01/21/09 (S) TRA, STA 02/10/09 (S) TRA AT 1:00 PM BUTROVICH 205 WITNESS REGISTER WESTON EILER, Staff to Senator Bert Stedman Alaska State Legislature Juneau, AK POSITION STATEMENT: Presented SB 25. AL DWYER, Mayor Petersburg, AK POSITION STATEMENT: Spoke in support of SB 25. SENATOR HOLLIS FRENCH Alaska State Legislature Juneau, AK POSITION STATEMENT: Presented SB 72. NANCY BARROS Emergency Medical Services Program Department of Health and Social Services (DHSS) Juneau, AK POSITION STATEMENT: Spoke in support of SB 72. CINDY CASHEN, Administrator Alaska Highway Safety Office Department of Transportation and Public Facilities Juneau, AK POSITION STATEMENT: Spoke in support of SB 72. JON COOK, Legislative Director Alaska Auto Dealers Association Anchorage, AK POSITION STATEMENT: Spoke in support of SB 72. MARGARET HAYASHI, Retired Nurse Anchorage, AK POSITION STATEMENT: Spoke in support of SB 72. GORDON GLASER Injury Prevention and Emergency Medical Services Department of Health and Social Services (DHSS) Anchorage, AK POSITION STATEMENT: Spoke in support of SB 72. JODYNE BUTTO, Pediatrician and President Alaska Chapter American Academy of Pediatrics Anchorage, AK POSITION STATEMENT: Spoke in support of SB 72. JANICE TOWER Alaska Chapter American Academy of Pediatrics Anchorage, AK POSITION STATEMENT: Spoke in support of SB 72. JILL HODGES, Director Alaska Brain Injury Network Anchorage, AK POSITION STATEMENT: Spoke in support of SB 72. ACTION NARRATIVE 1:04:01 PM CHAIR ALBERT KOOKESH called the Senate Transportation Standing Committee meeting to order at 1:04 p.m. Senators Davis, Meyer, Menard, and Kookesh were present at the call to order. SB 25-RICHARD DEWEY DUVALL FERRY TERMINAL 1:04:15 PM CHAIR KOOKESH announced the consideration of SB 25. WESTON EILER, Staff to Senator Bert Stedman, Alaska State Legislature, said SB 25 would honor Richard Dewey Duvall, who was a proponent of marine transportation in Southeast Alaska and a long-time resident of Petersburg. Under AS 35.40.015 the state may name public works through an act of the Legislature. This authority has been used about 40 times, including the Terry Miller Legislative Office building. This bill will name the south Mitkof Island ferry terminal after Mr. Duvall, who was an engineer who promoted improving transportation in southern Southeast Alaska. He was a founding board member of the Inter- Island Ferry Authority (IFA). He was instrumental in the construction of the terminal and served as its first ticket agent. The bill will recognize his contributions and dedication. Both IFA and the City of Petersburg support SB 25. 1:06:13 PM CHAIR KOOKESH said the south and north terminals of the system are not part of the Alaska Marine Highway. MR. EILER said the IFA is a small authority that operates two vessels. The terminal is south of Petersburg on Mitkof Island. The IFA has routes along the coast of Prince of Wales Island, Wrangell, and Petersburg. One vessel is now filling in for the state ferry Lituya [that went recently aground]. 1:07:07 PM AL DWYER, Mayor, Petersburg, Alaska said the previous speaker said everything he wanted to say. He added that the city passed a resolution in October, 2008, with the same comments. He thanked the committee and Senator Stedman. 1:08:12 PM CHAIR KOOKESH asked about the relationship the ferry terminal has with the state since the IFA owns its own ships. MR. EILER said the terminal itself was constructed largely with federal funds, but it is owned by the state and used by the IFA. SENATOR DAVIS moved to report SB 25 from committee with individual recommendations and attached fiscal note(s). There being no objection, the bill moved out of committee. The committee took a brief at ease at 1:09:51 PM. SB 72-CHILD SAFETY SEATS & SEAT BELTS CHAIR KOOKESH announced the consideration of SB 72. SENATOR HOLLIS FRENCH, Alaska State Legislature, Juneau, said he is the sponsor of SB 72. 1:12:36 PM SENATOR FRENCH said of the 61 children under the age of 8 injured in auto accidents in Alaska between 2001 and 2005, only 5 were properly restrained under federal standards. Nearly two thirds of those 61 children were between the ages of 4 and 8. They were too large for a car seat and too small for a seatbelt. Current Alaska law requires the use of proper safety devices for children under the age of 16. The National Highway Safety Traffic Administration recommends that children under 80 pounds and under 57 inches use a child's safety seat or a belt- positioning booster seat. SB 72 will put those recommendations in statute, clarifying for law enforcement officials what is required. All safety devices must meet or exceed federal standards. As of September 2008, 43 other states mandate booster seats. While any restraint is better than none, national studies have shown that booster seats are 60 percent safer than safety belts alone. The cost of a booster seat is between $25 and $100. By passing this legislation, Alaska becomes eligible for about $200,000 in federal highway safety funds. 1:14:27 PM CHAIR KOOKESH said there was a seat belt bill a few years ago that he objected to because of towns like Beaver that have only a mile of road and one or two vehicles, "and I've heard stories of a state trooper going to that individual and giving him a ticket for not wearing a seat belt when he's going four to five miles per hour." He likes the idea of getting $200,000, but he doesn't like having laws like that in rural Alaska, where they just don't fit. SENATOR FRENCH said he would promote a statewide standard for all Alaskans. There are laws that have exemptions for rural Alaskans, like the one for ignition interlocks. If a person gets a ticket under this bill, he or she only needs to buy a $20 booster seat to cancel the ticket. 1:16:10 PM CHAIR KOOKESH said he doesn't want it to cover all of rural Alaska. He represents 96 rural communities and most are considered off-road. SENATOR FRENCH said this bill will apply to the roads and highways of the state. If there are places that don't fall under that definition, it won't apply. The bill is in your hands. CHAIR KOOKESH said he doesn't see that exception. He doesn't want to hurt the constituents that he represents. 1:17:04 PM SENATOR MEYER said it looks like these seats cost between $25 and $100. Bike helmets are given to people who can't afford them, and he asked if that will be the case for booster seats. SENATOR FRENCH said he doesn't know, but the seats are little plastic buckets about the size of a phone book that simply lift a child high enough to make the seat belt function. They are less than $30. If a person can afford a car and insurance, this little investment for a child's safety is appropriate. SENATOR MEYER said about 30 to 35 percent of people cannot afford insurance. There will be people who want to spend that $30 elsewhere or think that their kid is big enough at 60 pounds. He thinks there will be some group to help low income people purchase the seats. SENATOR FRENCH said there are activists in the state promoting this idea, and they that can address that. 1:19:05 PM SENATOR MENARD applauded the senator for the bill, and if it passes, groups like rotary clubs will likely help. CHAIR KOOKESH said off-road vehicles are not required to have insurance. SENATOR FRENCH said there is an exception to seat belt use, which will apply to this bill. The exception includes operators or passengers of motorcycles, off-highway vehicles, snowmobiles, and others vehicles that are not to be driven on the highway. CHAIR KOOKESH said he knew that and wanted Senator French, as the sponsor of the bill, to say it on the record. 1:20:32 PM NANCY BARROS, Department of Emergency Medical Services, Department of Health and Social Services (DHSS), Juneau, said DHSS supports SB 72. Motor vehicle-related injuries are the leading cause of death in the United State for children between the ages of 2 and 14. In Alaska, they are the second highest cause of hospitalizations for children under the age of 14. In 2006, 7 children were severely injured in Alaska motor vehicle crashes. From 2002 to 2006, 63 children have been injured. Children who are restrained in booster seats are 59 percent less likely to be injured than children using only a lap belt. Voluntary seat belt inspection stations found that 85 percent of children are improperly restrained, and one third of the children under the age of 14 use the wrong restraint. More than 85 percent of the children hospitalized were improperly restrained with a lap belt-shoulder harness only, or they were not restrained at all. The current statute is confusing about specific standards for age and weight-based restraints. This bill is designed to eliminate confusion about which restraints are appropriate. 1:22:57 PM CINDY CASHEN, Administrator, Alaska Highway Safety Office, Department of Transportation and Public Facilities (DOTPF), Juneau, said her office is responsible for administering federal funding to effective data-driven driver behavior programs that save lives and reduce injuries. It would be her office that would apply for the funding if this bill passed. According to the U.S. Department of Transportation's chief council, this bill would make Alaska eligible for $194,000 in this federal fiscal year. It would be the last year of funding. Booster seat use is mandated in 43 other states. Her office currently funds the Child Booster Seat Program in Alaska. It is operated by hospitals, fire departments, and police stations at a local level. It is a very effective program. She looks forward to its annual reports because it does a great job getting out to the communities and educating parents and others. The program not only shows people how to put in a safety seat, but it also provides them, especially to low income families. It is one of the strongest grassroots organizations she has ever worked with. With these funds, up to 50 percent of the grant would have to be used for purchasing and distributing child safety seats to low income families. Currently there aren't enough funds for the rural areas. "We're pretty strong in Fairbanks and Anchorage and Mat-Su; not so much in Juneau." In the rural areas it is pretty much nonexistent, except where local hospitals have access. So, Alaska really needs these funds. The remaining amounts would be used for training child passenger safety professionals, including police and fire personnel and parents. 1:26:08 PM MS. CASHEN said the vast majority of people with children in their cars need the training to install the seats. The seats are hard to put in. SENATOR MENARD asked if they are as difficult to take out. MS. CASHEN said one needs to kneel on them to make sure the harness is secure, but taking them out is easy. 1:27:49 PM JON COOK, Legislative Director, Alaska Auto Dealers Association, Anchorage, said his group supports SB 72. The bill has remained unchanged from last year. Current statute is vague and confusing. It just says to comply with U.S. Department of Transportation guidelines and leaves a lot of guess work for parents and law enforcement. But SB 72 lays it out clearly for everyone. There have been tremendous advances in auto safety systems, but you don't want children to be in the wrong sized system. Airbags have tremendous force and can cause serious harm if a child is not in the correct restraint. 1:29:38 PM SENATOR PASKVAN asked if the bill will specify current safety standards in Alaska statutes. MR. COOK said yes. 1:30:02 PM MARGARET HAYASHI, Retired Nurse, Anchorage, said she has been an emergency nurse in three major trauma centers. She was also the statewide Childhood Injury Prevention coordinator. She has been an instructor since 1987. The 1985 law is very confusing to parents. This doesn't change the law, it just clarifies it. There have been tragic misunderstandings by parents thinking that children could come out of car seats at the age of four. "We did submit this bill last year, and it remains unchanged." Since then, Alaska has lost a 7-year-old who should have been in a booster seat. A parent did not understand the issue. She works with programs throughout the state and is now in Mat-Su working with the fire department, which will be instituting a child passenger program where people can come and have their car seats checked. Low income families get car seats free or at a reduced price. Booster seats can be $17. "This is simply a clarification of a law that we put forth in 1985, making it so much easier for parents." She has seen parents saying, "If only I had known." It is difficult for emergency staff and certainly the families losing the child. She sees the need for education statewide. 1:33:12 PM GORDON GLASER, Injury Prevention and Emergency Medical Services, Department of Health and Social Services, Anchorage, said that the earlier testimony of 63 people injured between 2002 to 2006 refers to people who were hospitalized severely enough, and only 9 were in child seats and some of them were not in correctly. That number doesn't represent the number of fatalities. In 2006 there were 5 fatalities of children under 9, and 4 of the 5 were of booster seat age. The program has been effective for infants leaving the hospital, but as they get older it becomes more difficult. His group has been providing training and booster distribution. Kenai has been on the cutting edge of getting programs in that area. Through Safe Kids programs and the Office of Highway Safety, "we provide over 1,000 car seats and boosters throughout the state ... on a sliding scale to families who cannot afford it." This bill will expand that program. 1:35:50 PM JODYNE BUTTO, Pediatrician and President, Alaska Chapter, American Academy of Pediatrics, Anchorage, said the group has been in favor of this bill for a couple of years. Alaska is one of only 8 states that don't require booster seats. There are fewer roads, but they need to be safe for children. This bill is a clarification to help parents, grandparents, and law enforcement to ensure that children are properly restrained. The Academy has worked hard in other states to promote this. 1:37:36 PM JANICE TOWER, Alaska Chapter, American Academy of Pediatrics, Anchorage, said she is delighted that Dr. Butto spoke on behalf of the 83 members of the chapter. It is a very welcomed piece of legislation. She hopes that the third year is the charm. The bill will assist many pediatricians in helping parents learn how to properly restrain their children. JILL HODGES, Director, Alaska Brain Injury Network, Anchorage, expressed the Network's support for SB 72. Proper seat restraints prevent brain injuries. Brain injury is a silent epidemic in Alaska. Last year 800 Alaskans were hospitalized with a traumatic brain injury, which is a jolt or blow to the head. Some heal and some have lifelong challenges. Since the primary seat belt law in 2001, traumatic brain injury rates due to motor vehicle accidents have decreased 38 percent. The Center for Disease Control and Prevention recommends buckling children in appropriate safety seats. Children need healthy bodies and brains to be successful socially and in school. There will be more healthy brains in Alaska with the passage of SB 72. 1:41:09 PM SENATOR MENARD moved to report SB 72 from committee with individual recommendations and attached fiscal note(s). There being no objection, SB 72 moved out of committee. 1:41:58 PM CHAIR KOOKESH adjourned the meeting at 1:41 p.m.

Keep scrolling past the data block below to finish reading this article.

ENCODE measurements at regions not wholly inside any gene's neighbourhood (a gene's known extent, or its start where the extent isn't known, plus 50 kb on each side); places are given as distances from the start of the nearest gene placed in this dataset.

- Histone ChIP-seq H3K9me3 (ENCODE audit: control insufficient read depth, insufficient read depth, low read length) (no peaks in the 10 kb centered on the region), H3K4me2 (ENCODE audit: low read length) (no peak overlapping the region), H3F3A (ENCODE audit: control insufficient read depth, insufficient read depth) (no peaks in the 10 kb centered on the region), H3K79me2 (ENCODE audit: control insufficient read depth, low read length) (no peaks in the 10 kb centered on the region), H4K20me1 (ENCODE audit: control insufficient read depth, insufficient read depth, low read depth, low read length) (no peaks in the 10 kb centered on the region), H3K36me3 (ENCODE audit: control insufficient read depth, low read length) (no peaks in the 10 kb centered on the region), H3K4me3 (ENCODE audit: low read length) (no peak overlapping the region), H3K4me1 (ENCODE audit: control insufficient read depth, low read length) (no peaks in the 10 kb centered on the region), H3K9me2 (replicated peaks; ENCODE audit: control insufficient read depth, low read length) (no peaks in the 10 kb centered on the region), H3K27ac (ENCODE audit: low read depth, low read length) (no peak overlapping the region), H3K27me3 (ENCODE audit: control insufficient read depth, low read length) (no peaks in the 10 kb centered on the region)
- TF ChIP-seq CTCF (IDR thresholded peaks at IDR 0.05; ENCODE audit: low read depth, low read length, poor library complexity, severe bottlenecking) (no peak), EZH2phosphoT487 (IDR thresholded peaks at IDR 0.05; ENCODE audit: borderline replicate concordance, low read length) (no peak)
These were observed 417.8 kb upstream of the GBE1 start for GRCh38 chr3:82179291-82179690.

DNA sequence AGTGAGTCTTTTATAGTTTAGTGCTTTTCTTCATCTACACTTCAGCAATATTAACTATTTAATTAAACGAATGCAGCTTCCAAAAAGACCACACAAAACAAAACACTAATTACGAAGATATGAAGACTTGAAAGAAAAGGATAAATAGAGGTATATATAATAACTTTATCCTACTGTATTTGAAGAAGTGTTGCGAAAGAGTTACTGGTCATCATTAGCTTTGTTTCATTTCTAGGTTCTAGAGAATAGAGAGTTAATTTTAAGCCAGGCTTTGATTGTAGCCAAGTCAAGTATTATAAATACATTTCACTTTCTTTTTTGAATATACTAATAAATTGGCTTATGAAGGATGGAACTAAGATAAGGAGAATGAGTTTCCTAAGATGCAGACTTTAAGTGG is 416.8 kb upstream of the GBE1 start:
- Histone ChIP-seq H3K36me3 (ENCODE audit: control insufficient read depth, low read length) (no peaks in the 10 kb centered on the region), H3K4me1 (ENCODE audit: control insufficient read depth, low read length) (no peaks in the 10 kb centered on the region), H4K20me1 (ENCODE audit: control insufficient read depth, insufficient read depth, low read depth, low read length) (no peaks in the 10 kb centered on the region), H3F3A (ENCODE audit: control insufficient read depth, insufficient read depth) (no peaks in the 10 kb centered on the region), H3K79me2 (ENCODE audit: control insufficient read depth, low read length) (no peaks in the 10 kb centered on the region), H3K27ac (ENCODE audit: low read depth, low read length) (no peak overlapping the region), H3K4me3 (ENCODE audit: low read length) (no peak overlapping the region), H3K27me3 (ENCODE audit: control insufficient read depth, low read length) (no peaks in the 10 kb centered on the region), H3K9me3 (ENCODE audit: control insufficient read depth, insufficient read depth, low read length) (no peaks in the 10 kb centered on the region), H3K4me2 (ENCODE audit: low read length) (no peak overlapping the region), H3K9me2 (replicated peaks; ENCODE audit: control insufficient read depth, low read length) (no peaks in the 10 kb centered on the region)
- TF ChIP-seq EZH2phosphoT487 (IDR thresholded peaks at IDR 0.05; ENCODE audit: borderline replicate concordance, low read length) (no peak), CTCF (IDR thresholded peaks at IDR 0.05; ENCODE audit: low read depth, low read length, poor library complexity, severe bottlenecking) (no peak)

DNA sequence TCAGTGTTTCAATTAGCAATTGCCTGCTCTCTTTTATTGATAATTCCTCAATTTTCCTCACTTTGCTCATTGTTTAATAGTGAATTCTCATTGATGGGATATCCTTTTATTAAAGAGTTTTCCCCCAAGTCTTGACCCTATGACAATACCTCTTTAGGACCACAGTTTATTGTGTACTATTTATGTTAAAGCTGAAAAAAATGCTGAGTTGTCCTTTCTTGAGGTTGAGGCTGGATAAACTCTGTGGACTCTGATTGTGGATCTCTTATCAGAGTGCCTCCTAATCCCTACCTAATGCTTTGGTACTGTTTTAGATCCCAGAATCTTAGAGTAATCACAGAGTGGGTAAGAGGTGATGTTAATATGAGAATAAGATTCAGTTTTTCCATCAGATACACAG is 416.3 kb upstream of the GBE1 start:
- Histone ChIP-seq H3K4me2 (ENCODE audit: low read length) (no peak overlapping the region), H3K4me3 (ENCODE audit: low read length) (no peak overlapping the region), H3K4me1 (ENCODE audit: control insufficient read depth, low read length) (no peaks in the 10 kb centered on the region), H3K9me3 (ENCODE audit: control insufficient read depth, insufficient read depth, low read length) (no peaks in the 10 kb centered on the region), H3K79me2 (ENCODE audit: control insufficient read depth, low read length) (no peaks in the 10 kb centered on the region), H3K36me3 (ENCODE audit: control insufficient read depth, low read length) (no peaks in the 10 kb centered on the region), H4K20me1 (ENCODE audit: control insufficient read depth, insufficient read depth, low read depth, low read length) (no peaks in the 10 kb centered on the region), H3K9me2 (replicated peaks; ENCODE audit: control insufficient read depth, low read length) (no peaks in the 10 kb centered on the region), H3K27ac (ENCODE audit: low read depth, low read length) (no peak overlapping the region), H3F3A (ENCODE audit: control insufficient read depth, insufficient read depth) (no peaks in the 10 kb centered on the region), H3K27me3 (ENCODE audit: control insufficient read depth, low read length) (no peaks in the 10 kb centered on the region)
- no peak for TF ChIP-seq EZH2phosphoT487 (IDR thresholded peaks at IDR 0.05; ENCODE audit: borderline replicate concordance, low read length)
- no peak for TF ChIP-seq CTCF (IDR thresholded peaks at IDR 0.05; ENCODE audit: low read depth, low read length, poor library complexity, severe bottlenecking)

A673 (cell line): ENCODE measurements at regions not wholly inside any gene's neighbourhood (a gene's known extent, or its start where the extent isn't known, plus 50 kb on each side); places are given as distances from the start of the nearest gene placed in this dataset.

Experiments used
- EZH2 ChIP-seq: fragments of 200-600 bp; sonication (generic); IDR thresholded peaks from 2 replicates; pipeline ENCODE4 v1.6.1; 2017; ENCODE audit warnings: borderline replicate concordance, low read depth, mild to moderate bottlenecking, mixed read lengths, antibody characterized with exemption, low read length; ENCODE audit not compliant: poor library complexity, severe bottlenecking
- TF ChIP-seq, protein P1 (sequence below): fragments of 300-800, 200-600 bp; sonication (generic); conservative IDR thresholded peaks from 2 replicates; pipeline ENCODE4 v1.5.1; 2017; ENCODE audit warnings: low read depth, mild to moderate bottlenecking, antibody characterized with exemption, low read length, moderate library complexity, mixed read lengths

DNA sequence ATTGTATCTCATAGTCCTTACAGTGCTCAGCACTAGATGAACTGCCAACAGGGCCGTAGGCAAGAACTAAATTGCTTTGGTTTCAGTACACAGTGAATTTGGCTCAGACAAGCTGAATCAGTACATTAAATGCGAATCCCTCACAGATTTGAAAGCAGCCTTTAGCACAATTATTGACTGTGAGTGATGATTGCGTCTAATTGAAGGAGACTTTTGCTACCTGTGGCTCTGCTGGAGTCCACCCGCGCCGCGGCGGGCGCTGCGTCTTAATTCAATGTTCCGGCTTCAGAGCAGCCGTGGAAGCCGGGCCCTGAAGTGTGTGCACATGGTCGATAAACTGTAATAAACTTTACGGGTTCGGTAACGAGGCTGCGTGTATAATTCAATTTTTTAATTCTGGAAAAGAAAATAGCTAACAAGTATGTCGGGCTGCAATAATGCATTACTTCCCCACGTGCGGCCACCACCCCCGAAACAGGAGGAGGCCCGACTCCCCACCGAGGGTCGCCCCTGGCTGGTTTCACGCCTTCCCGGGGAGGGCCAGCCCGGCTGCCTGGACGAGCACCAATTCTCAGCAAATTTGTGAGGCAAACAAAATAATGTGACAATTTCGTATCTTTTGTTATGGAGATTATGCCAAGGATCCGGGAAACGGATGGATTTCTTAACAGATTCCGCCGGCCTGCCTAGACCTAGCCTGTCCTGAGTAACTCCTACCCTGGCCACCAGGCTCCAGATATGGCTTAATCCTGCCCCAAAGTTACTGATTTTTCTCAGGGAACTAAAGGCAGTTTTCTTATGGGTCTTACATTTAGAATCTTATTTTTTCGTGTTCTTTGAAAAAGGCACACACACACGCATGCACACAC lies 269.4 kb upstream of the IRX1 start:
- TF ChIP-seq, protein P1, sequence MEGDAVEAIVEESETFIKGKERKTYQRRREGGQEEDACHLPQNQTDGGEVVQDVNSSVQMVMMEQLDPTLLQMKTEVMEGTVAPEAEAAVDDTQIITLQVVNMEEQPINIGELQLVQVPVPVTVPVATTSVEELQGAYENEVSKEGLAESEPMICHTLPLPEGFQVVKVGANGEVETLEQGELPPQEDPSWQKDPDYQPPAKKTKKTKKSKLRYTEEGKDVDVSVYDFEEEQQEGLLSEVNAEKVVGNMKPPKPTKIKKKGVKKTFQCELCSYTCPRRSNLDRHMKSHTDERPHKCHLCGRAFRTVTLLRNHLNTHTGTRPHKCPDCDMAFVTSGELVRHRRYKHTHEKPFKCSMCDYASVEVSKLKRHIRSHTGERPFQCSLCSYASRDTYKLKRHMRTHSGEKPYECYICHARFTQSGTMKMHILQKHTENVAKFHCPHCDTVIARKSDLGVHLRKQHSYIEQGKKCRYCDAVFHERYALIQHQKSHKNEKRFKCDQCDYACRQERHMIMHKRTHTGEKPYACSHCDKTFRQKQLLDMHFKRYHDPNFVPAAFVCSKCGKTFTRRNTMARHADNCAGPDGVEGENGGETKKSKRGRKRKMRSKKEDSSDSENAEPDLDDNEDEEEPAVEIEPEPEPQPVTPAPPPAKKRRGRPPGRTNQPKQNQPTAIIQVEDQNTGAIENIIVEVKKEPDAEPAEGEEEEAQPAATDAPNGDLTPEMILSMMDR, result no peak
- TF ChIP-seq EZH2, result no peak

Document Name Date/Time Subjects
Senate Bill 25_Bill Packet.pdf STRA 2/10/2009 1:00:00 PM
Richard Dewey Duvall Ferry Terminal
sb72packet STRA 2/10/2009 1:00:00 PM
SB 72